(d) means, coupled to the parsing means and memory, for providing relational data from the memory responsive to the query relational portion; and,
(e) means, coupled to the parsing means and memory, for providing non-relational data from the memory responsive to the query non-relational portion.
6. An apparatus for providing data, comprising:
(a) a memory containing relational data and non-relational data;
(b) means for receiving a query, wherein the query is a Structured Query Language ("SQL") CONTAIN function statement;
(c) means, coupled to the means for receiving, for parsing the query into a relational portion and a non-relational portion;
(d) means, coupled to the parsing means and memory, for providing relational data from the memory responsive to the query relational portion; and,
(e) means, coupled to the parsing means and memory, for providing non-relational data from the memory responsive to the query non-relational portion.
7. An apparatus for providing data, comprising:
(a) a memory containing relational data and non-relational data;
(b) means for receiving a query, wherein the query is a Structured Query Language ("SQL") CONTAIN procedure statement;
(c) means, coupled to the means for receiving, for parsing the query into a relational portion and a non-relational portion;
(d) means, coupled to the parsing means and memory, for providing relational data from the memory responsive to the query relational portion; and,
(e) means, coupled to the parsing means and memory, for providing non-relational data from the memory responsive to the query non-relational portion.
8. A method for providing data from a database containing relational data and non-relational data, comprising the steps of:
(a) providing a Structured Query Language ("SQL") statement, wherein the SQL statement is an SQL 92 statement;
(b) parsing the SQL statement into a relational portion and a non-relational portion;
(c) processing the non-relational portion to obtain pointers to the non-relational data in the database;
(d) storing the non-relational pointers; and,
(e) processing the relational portion and pointers to the non-relational data to obtain the data.
9. A method for providing data from a database containing relational data and non-relational data, comprising the steps of:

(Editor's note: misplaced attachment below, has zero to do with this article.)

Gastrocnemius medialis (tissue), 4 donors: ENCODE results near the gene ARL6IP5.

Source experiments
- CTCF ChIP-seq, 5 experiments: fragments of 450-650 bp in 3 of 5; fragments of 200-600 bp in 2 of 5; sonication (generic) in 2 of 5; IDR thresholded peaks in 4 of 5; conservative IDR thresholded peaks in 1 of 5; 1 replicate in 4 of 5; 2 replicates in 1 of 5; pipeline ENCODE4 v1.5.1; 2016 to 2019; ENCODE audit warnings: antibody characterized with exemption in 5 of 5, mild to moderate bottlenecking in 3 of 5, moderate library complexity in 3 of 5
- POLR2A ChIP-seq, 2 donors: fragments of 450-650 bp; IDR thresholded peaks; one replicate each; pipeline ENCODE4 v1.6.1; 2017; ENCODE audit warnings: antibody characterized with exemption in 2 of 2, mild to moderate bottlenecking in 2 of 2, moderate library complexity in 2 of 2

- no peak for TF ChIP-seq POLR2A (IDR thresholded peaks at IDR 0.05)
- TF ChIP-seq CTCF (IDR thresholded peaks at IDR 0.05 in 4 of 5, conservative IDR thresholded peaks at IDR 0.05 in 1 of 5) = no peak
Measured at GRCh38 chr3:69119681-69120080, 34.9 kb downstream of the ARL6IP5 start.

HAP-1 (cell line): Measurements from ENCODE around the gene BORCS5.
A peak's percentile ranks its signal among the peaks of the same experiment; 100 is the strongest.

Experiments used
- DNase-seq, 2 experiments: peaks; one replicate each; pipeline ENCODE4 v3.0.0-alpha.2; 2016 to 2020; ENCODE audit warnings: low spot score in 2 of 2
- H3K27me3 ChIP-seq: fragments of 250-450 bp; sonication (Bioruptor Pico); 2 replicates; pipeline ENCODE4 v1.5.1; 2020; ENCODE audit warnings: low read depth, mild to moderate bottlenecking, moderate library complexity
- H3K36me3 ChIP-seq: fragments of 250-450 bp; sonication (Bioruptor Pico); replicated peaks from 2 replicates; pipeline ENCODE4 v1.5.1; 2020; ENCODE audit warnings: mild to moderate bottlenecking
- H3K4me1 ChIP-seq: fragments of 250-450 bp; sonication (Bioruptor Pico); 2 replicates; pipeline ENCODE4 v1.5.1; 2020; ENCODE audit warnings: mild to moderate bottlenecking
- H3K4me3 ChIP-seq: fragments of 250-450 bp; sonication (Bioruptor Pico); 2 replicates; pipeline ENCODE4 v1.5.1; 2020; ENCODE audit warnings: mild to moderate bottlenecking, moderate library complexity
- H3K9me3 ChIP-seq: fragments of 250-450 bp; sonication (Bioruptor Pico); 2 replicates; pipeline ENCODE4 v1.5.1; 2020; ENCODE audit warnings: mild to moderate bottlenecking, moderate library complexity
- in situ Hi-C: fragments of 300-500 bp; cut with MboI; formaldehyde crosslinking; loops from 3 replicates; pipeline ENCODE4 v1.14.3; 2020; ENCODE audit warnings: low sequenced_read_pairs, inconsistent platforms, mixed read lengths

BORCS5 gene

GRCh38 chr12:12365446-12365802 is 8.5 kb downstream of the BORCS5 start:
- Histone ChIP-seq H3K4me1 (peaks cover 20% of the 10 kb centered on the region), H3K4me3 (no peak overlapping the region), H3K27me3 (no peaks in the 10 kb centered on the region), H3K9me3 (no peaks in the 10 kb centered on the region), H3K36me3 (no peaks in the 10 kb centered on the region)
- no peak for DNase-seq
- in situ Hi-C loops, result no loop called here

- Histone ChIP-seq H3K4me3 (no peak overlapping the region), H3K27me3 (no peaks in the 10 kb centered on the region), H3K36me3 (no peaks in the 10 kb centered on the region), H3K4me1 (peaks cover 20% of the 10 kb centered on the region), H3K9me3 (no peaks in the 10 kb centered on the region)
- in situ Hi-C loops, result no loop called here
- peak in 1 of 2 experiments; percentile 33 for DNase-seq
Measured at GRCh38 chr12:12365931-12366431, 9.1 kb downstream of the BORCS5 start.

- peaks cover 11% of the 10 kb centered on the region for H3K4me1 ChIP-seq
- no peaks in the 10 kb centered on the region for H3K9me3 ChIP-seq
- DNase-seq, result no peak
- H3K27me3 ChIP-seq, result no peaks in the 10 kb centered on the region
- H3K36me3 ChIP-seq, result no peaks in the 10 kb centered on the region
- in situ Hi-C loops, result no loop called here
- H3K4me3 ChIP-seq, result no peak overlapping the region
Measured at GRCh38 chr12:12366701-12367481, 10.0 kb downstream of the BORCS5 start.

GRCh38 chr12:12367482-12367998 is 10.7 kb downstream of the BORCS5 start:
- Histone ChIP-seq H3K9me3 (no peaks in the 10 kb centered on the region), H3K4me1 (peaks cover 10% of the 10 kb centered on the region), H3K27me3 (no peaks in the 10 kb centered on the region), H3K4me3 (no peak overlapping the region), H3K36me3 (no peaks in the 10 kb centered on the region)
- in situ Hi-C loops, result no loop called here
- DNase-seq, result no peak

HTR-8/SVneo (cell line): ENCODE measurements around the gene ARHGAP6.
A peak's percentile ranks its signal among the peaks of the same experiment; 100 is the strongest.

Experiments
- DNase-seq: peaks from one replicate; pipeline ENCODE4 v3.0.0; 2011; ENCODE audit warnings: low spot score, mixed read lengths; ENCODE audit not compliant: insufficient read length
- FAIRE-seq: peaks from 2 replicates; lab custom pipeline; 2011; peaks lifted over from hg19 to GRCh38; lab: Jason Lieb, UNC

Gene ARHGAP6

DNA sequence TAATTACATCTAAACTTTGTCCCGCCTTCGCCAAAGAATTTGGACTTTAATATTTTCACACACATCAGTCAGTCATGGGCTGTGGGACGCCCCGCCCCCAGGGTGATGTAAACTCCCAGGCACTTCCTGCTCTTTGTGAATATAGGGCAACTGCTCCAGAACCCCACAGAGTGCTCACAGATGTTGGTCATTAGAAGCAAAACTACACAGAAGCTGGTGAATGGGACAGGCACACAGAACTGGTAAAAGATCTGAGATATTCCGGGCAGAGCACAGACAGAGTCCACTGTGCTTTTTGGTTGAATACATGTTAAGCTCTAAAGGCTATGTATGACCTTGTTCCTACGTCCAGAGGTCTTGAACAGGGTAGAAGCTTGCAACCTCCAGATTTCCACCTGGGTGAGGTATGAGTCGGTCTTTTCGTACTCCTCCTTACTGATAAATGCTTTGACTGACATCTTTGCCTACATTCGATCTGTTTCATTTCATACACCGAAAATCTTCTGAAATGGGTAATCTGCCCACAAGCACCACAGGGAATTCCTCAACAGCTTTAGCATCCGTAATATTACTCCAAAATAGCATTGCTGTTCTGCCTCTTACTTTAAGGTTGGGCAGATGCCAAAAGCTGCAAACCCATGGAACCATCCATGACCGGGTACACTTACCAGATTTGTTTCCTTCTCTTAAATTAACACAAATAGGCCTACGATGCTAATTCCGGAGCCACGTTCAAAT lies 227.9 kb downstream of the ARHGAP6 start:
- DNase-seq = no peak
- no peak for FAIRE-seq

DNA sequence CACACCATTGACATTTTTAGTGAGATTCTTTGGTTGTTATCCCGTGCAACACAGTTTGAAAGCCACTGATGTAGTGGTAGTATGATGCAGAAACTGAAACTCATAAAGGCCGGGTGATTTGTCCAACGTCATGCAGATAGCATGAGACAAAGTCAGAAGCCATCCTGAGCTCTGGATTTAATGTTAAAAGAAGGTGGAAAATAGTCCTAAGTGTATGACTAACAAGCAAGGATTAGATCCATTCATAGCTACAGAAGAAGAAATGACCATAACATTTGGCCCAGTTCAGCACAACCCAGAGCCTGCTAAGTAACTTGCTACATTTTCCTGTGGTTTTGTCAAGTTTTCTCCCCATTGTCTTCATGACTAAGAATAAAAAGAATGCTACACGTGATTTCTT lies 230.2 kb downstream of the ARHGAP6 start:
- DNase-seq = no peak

(a) providing Structured Query Language ("SQL") statement, wherein the SQL statement is a CONTAIN function;
(b) parsing the SQL statement into a relational portion and a non-relational portion;
(c) processing the non-relational portion to obtain pointers to the non-relational data in the database;
(d) storing the non-relational pointers; and,
(e) processing the relational portion and pointers to the non-relational data to obtain the data.
10. A method for providing data from a database containing relational data and non-relational data, comprising the steps of:
(a) providing Structured Query Language ("SQL") statement, wherein the SQL statement is a CONTAIN procedure;
(b) parsing the SQL statement into a relational portion and a non-relational portion;
(c) processing the non-relational portion to obtain pointers to the non-relational data in the database;
(d) storing the non-relational pointers; and,
(e) processing the relational portion and pointers to the non-relational data to obtain the data.
11. A method for providing data from a database containing relational data and non-relational data, comprising the steps of:
(a) providing a Structured Query Language ("SQL") statement;
(b) parsing the SQL statement into a relational portion and a non-relational portion;
(c) processing the non-relational portion to obtain pointers to the non-relational data in the database, comprising the steps of:
(i) queuing the non-relational portion on a queue;
(ii) popping the non-relational portion from the queue; and,
(iii) processing the non-relational portion by a non-relational server;
(d) storing the non-relational pointers; and
(e) processing the relational portion and pointers to the non-relational data to obtain the data.
12. The method of claim 11, wherein the non-relational server comprises a text server including a text engine, a filter and a lexer.
13. An article of manufacture, including a computer readable medium having computer readable program code means embodied therein for obtaining data in a database containing relational and non-relational data, the computer readable program code means in the article of manufacture comprising:
computer readable program code means for causing a computer to read a query statement;
computer readable program code means for causing a computer to parse the query into a relational portion and a non-relational portion;
computer readable program code means for causing a computer to obtain relational data from the database responsive to the relational portion;
computer readable program code means for causing a computer to obtain a pointer to the non-relational data in the database responsive to the non-relational portion; and
computer readable program code means for causing a computer to display the relational data and non-relational data.
14. An article of manufacture, including a computer readable medium having computer readable program code means embodied therein for obtaining data in a database containing relational and non-relational data, the computer readable program code means in the article of manufacture comprising: